This study employs a combination of historical documents and faunal remains to examine food procurement strategies, purchasing patterns and foodways among the residents of Hammondville, a late 19th-century, multi-ethnic, company-owned mining town located in the Adirondack region of eastern upstate New York (USA). The Crown Point Iron Company (C.P.I.Co.), which operated the only store in the village, controlled both peoples’ incomes and the types of food available for purchase. Despite this, analysis of company store records and zooarchaeological data suggest that individuals and families from different backgrounds worked within the structures of company control to construct diets that met their subsistence needs and expressed their cultural identities. They accomplished this by selectively utilising the store inventory and by supplementing store-bought foods through fishing, hunting and raising small numbers of domesticated animals.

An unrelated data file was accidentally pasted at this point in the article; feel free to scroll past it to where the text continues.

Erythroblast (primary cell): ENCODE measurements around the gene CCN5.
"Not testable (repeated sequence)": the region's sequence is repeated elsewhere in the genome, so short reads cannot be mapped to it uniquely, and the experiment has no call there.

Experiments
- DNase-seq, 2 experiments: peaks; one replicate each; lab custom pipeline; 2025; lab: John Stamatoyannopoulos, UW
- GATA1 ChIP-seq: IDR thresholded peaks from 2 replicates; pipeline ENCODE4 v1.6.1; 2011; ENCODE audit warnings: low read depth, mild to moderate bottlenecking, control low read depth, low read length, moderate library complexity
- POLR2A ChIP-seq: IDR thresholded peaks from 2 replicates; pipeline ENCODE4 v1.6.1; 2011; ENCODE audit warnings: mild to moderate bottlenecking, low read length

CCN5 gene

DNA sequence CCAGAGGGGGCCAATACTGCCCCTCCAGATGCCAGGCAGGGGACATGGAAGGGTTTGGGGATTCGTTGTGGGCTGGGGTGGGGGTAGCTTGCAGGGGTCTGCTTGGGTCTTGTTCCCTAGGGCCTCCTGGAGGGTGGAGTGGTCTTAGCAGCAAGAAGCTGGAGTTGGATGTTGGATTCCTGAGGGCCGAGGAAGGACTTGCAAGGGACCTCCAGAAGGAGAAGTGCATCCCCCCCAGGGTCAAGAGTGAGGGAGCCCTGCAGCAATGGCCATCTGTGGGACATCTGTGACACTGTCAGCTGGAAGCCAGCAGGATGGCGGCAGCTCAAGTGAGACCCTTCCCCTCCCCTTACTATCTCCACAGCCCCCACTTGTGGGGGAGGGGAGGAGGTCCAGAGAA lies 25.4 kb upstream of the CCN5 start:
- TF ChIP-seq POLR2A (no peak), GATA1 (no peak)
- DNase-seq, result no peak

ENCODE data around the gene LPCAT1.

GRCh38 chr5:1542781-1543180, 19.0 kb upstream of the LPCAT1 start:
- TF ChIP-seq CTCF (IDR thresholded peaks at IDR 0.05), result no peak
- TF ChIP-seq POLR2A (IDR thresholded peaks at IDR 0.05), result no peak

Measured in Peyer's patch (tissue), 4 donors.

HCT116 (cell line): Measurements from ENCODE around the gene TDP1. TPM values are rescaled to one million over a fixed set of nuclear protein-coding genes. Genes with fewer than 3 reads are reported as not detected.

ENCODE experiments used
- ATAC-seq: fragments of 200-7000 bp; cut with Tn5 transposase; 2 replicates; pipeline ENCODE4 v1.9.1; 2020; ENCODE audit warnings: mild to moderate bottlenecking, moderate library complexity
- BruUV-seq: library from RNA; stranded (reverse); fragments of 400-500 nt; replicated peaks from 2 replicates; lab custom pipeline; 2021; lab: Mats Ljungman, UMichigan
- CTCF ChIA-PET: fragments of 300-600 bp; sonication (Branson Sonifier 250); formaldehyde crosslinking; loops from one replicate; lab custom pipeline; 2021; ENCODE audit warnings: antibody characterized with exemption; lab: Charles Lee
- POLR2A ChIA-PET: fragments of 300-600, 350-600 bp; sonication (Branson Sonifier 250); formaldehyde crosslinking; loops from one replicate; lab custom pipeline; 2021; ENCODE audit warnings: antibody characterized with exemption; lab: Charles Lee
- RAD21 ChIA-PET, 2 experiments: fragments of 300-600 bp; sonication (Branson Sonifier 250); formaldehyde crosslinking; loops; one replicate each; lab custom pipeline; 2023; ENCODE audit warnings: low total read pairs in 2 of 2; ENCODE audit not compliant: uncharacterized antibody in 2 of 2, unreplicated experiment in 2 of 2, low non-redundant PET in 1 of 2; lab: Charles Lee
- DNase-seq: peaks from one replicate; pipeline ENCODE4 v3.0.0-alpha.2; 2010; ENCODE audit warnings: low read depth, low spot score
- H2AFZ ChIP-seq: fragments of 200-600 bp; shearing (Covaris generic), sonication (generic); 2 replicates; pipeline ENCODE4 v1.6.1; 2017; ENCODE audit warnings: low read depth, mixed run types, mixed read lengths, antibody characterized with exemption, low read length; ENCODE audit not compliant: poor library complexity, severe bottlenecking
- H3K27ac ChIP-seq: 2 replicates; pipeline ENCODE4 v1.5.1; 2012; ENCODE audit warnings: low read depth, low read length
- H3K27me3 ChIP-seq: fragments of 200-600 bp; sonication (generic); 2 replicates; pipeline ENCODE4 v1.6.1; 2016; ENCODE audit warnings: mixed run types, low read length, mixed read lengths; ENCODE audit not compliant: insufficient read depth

Zooarchaeology, faunal analysis, historical archaeology, foodways, ethnicity